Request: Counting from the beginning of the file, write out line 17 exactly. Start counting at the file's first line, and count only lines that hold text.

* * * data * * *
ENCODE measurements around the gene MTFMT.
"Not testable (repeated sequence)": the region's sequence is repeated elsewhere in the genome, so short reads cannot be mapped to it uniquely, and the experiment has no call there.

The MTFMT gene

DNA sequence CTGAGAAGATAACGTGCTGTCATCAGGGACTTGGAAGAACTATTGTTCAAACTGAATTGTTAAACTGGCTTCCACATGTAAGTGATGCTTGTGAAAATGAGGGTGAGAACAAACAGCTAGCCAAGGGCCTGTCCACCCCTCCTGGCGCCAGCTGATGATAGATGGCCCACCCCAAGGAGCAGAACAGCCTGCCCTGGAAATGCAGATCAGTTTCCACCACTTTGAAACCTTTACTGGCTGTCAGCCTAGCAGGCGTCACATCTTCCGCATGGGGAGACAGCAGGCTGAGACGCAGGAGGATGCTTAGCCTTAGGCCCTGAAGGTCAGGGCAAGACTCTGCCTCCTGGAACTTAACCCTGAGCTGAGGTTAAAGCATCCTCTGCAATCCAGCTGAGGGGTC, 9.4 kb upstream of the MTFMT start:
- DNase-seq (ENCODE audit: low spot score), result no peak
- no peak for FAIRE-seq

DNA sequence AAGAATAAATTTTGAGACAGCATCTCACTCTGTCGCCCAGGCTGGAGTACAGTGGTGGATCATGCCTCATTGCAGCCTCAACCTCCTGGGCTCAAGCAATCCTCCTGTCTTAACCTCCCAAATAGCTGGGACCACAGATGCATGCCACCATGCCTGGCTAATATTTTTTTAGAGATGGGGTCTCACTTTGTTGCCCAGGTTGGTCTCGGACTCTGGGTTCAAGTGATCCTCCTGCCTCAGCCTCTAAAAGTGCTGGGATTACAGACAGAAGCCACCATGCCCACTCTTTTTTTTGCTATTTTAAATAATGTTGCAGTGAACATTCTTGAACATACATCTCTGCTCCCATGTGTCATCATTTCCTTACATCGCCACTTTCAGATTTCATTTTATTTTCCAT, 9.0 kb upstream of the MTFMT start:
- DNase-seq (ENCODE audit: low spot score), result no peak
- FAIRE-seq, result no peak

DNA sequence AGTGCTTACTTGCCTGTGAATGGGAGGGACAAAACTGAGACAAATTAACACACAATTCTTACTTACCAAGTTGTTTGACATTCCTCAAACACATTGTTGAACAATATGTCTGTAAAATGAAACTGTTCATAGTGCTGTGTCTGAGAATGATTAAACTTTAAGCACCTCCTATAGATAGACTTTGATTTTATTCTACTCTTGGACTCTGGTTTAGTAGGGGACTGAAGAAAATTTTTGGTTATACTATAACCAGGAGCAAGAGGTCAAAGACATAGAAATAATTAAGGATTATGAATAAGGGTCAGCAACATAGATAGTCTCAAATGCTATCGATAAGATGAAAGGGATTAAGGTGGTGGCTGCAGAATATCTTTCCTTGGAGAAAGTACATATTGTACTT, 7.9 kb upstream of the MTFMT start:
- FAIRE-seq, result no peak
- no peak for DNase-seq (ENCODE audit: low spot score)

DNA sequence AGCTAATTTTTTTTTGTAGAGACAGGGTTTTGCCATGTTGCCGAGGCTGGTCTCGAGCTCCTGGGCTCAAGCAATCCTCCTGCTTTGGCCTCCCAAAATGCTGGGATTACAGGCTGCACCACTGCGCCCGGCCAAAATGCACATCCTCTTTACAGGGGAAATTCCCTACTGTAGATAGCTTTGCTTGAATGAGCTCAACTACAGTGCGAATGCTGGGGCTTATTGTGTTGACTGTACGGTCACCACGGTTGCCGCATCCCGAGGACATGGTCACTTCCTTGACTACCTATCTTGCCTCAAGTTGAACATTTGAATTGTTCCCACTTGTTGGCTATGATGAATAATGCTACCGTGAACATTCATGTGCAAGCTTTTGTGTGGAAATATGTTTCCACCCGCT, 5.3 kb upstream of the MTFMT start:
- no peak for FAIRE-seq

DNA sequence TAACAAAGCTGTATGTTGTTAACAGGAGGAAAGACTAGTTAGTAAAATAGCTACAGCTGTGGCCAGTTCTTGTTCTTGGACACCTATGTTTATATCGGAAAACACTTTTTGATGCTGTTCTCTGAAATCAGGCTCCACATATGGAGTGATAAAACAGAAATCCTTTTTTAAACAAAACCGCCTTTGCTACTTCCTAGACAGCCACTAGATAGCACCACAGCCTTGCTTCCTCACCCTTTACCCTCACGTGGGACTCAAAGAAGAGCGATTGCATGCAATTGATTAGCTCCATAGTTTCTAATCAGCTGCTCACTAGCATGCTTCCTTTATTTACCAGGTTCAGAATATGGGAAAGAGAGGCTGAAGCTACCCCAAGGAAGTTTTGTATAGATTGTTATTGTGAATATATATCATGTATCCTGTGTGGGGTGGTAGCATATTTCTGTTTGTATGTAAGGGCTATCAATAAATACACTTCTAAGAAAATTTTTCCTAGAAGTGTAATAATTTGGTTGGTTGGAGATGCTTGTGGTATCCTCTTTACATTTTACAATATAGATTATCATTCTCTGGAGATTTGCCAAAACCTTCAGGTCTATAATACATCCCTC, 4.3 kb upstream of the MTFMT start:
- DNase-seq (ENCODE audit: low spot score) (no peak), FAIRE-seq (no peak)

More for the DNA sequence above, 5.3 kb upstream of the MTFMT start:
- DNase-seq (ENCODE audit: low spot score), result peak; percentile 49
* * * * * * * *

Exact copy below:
More for the DNA sequence above, 5.3 kb upstream of the MTFMT start: